Islamic Roots of Identity in Xinjiang, China

Memo #188 – Among the numerous cultural restrictions aimed at China’s Uyghur population, the Chinese government focuses particularly intently on control of religious activities. This past Ramadan saw an increase in state-imposed restrictions on ordinary Islamic practices among the Uyghurs. Since Beijing proclaims support for a distinct Uyghur identity while suppressing Islamic practices, it is worth reconsidering the historical connections between identity and Islam among the Uyghurs and their ancestors. Continue reading

Why Technology Needs People: Gold, Phones, and Bicycles

Memo # 177 – “We treated our precinct captains like gold,” wrote David Plouffe, an architect of President Obama’s 2008 US election campaign. “The challenge” lay in “marrying digital technology and strategy with a strong grassroots campaign.”

Plouffe’s insights had been anticipated a year earlier in an election in Uttar Pradesh, India’s largest state, where a party led by a Dalit (former untouchable) woman won unexpectedly. And the story about the centrality of technology and people came full circle early in 2012 when Uttar Pradesh voted to throw out the incumbent government. Continue reading

The Republic of China: Restoring a Father’s and a Nation’s Life Story

Memo #167 – One of the most famous modern Chinese writers, Pai Hsien-yung [Bai Xianyong白先勇], has just brought out a photo-biography of his father, Pai Chung-hsi [Bai Chongxi 白崇禧]. The book, Father and the Republic, was published in spring, 2012 simultaneously in Taiwan, Hong Kong, and China—a breakthrough, a transcendence of political barriers. Continue reading

Japan and South Korea’s History Divide

Memo #165 – Despite the United States’ shift in strategic attention to the Asia Pacific, fiscal constraints and defence spending cuts highlight the need for greater military cooperation among Asian partner countries. There are myriad security issues in the region. Japan and South Korea, the two key US allies in Asia, are significant actors in this context. But enhanced defence cooperation continues to be hampered by controversies regarding Japan’s history of aggression on the Korean peninsula. In mid-May, Seoul cancelled the planned signing of two military accords with Tokyo, citing domestic criticism on any military pact amid unresolved bilateral history issues. Continue reading

Japanese History Textbook Controversies: The Missing Link

Memo #144 – History textbook controversies in Japan (教科書問題) focus on “facts” about particular events and question specific phrasing and numbers. In the past, Chinese and South Korean governments have charged that Japanese government-screened history textbooks allegedly trivialized and/or justified past atrocities. Continue reading

Why do Chinese Migrants Have to Pay so Much to Work Overseas?

Memo #135 – Unskilled workers from China have to pay exorbitant costs to work abroad in Japan, Singapore, and South Korea, their top three choices. Fees, averaging 8,000 USD, are not charged by human smugglers but licensed employment intermediaries. In fact, transnational labour migration through legal channels costs significantly more than illegal migration. This is not unique to China. Across Asia, the percentage of legal migrants is increasing – more than 800,000 Chinese by the end of 2011 compared to less than 60,000 in 1990. Why is the cost increasing? Because Asian states rely on intermediaries. Continue reading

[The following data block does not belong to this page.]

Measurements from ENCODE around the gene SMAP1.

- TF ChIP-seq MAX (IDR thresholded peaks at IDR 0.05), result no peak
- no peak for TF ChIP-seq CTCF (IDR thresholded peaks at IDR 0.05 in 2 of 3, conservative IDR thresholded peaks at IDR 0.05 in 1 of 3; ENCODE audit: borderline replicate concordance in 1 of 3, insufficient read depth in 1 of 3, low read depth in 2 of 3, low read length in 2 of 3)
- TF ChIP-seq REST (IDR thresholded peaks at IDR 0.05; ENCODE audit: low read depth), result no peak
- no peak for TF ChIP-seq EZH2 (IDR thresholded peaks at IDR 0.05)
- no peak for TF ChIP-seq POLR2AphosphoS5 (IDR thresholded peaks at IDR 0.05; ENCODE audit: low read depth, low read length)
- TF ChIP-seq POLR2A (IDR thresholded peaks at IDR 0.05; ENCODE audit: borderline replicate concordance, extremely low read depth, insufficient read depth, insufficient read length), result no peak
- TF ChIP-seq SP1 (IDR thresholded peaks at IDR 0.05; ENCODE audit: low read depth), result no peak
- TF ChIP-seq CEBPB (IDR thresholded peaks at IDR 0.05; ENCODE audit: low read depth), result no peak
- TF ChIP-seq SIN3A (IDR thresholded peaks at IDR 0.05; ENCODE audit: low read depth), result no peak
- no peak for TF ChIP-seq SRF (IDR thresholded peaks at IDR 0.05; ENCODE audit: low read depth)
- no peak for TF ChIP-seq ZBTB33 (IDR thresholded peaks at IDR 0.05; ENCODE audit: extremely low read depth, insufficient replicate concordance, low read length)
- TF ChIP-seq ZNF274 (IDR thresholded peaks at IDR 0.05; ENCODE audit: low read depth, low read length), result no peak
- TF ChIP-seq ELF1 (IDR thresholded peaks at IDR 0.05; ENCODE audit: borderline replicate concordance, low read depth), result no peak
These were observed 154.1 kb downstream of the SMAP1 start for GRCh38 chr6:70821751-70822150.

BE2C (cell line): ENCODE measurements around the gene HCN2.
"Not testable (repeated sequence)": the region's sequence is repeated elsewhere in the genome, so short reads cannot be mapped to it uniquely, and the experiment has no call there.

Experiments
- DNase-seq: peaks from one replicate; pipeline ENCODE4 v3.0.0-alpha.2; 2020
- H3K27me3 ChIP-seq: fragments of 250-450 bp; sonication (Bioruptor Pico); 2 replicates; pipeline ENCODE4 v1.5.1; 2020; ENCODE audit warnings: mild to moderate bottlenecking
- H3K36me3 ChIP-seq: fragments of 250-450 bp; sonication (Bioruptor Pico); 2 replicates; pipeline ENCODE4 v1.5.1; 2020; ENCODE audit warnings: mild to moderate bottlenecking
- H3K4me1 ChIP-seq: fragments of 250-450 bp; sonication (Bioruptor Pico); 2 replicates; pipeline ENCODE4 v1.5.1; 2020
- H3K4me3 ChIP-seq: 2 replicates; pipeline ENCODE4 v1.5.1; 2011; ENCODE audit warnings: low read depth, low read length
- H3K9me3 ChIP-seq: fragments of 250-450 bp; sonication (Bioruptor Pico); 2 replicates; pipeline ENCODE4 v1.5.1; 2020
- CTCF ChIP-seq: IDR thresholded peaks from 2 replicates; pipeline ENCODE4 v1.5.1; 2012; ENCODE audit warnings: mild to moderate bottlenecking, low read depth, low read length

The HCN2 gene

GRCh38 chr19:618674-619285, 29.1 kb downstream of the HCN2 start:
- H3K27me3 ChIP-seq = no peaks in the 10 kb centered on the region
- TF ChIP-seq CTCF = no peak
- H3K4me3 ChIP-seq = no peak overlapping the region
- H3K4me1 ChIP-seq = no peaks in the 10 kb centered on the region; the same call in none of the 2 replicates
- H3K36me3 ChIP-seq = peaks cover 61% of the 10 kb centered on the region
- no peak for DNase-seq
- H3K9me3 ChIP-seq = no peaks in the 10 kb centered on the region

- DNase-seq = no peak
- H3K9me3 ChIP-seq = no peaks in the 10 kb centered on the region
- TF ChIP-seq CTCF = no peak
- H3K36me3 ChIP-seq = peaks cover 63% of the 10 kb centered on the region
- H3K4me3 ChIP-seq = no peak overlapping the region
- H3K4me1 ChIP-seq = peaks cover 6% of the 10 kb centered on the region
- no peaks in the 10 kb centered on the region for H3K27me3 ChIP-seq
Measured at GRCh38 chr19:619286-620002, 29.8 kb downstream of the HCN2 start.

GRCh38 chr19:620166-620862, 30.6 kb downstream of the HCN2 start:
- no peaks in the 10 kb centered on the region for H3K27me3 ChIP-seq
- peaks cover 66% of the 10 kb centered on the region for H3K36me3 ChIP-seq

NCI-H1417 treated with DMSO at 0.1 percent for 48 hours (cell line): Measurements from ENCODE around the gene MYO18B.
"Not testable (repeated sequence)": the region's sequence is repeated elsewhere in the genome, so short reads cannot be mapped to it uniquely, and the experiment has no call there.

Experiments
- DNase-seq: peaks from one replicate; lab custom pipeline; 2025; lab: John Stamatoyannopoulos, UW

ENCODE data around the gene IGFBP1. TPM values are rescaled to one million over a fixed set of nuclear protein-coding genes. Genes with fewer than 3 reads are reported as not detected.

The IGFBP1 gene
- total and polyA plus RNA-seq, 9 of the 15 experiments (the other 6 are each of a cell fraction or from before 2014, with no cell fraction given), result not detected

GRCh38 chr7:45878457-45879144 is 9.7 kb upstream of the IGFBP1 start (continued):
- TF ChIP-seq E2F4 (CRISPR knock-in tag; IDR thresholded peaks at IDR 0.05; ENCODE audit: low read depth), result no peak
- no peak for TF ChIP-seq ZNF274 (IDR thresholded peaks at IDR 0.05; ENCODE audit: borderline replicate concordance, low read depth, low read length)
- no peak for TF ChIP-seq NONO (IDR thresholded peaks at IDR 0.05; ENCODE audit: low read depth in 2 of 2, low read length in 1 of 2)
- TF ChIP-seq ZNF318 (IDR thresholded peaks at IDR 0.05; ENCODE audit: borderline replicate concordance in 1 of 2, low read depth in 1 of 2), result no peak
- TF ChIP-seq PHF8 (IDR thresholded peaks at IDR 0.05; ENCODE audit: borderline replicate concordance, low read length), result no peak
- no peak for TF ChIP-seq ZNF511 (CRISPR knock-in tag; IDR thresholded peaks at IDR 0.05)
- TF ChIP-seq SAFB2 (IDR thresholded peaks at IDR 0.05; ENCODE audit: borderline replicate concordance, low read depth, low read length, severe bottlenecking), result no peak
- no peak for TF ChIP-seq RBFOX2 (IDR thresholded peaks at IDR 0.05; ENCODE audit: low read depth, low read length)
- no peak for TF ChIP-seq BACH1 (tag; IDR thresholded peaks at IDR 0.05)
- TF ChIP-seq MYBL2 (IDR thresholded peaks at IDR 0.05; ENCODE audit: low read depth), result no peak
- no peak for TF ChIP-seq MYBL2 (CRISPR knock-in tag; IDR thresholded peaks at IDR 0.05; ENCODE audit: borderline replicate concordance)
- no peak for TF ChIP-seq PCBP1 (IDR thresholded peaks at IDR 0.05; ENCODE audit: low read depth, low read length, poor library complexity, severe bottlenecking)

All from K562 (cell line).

Memo #135 – 日本,新加坡和韩国是目前接纳中国非技术劳工最多的三个国家;中国人去这三个国家打工,要付8,000美元的中介费。这些钱不是给人贩子,而是给有正规执照的中介机构。事实上,通过合法途径出国打工的成本要明显高于非法迁移。这并不是中国特有的现象。在亚太地区,合法移民的比例在增加——2011年底有80多万中国人在境外就业,大大高于1990年的6万人——但是成本也大幅度增加了。其原因就在于,亚太国家依赖于中介机构管理跨国劳动力流动。 Continue reading

Government Policy in East Asia’s Digital Economy (Video Interview with Dr. Ken Coates) (Part 2/2)

Memo #130 – Government policies have played a crucial role in the development of the digital economy in East Asia. Japan’s investments in the sector go back to the 1960s and 1970s, with many of the early efforts laying the foundation for the subsequent success of Sony, Panasonic, and Toshiba. Taiwan’s formidable “triple-helix” of government, business, and universities bore fruit in the emergence of the impressive “Taiwan Inside” effort to expand computer manufacturing. Korea’s government invested heavily in digital infrastructure, making the country the most wired in the world. China’s extensive innovation investments in everything from computer hardware to a network of animation studios have produced a great deal of research and commercial activity in the sector. Continue reading

East Asia’s Digital Economy (Video Interview with Dr. Ken Coates) (Part 1/2)

Memo #125 – Over the last quarter century, East Asia has played a dominant role in the digital economy. Taiwan, China, Korea, and Japan host many leading digital manufacturing firms. They exert enormous control over everything from video game consoles and cell phones to netbook computers and digital automotive control systems. As the digital economy grew in size and importance, so has East Asia’s presence in the digital space. Continue reading

One Hundred Years of Waiting

Memo #107 – For many Chinese, the Xinhai Revolution will be recalled on October 10 as modern China’s founding moment a century ago. The revolution ended an imperial system whose foundations go back millennia. In those terms, 1911 was a great success. But suppose that, rather than look backward, we look ahead. What if we measured the republican revolution by the republic it ushered in, and not the empire it ushered out? Continue reading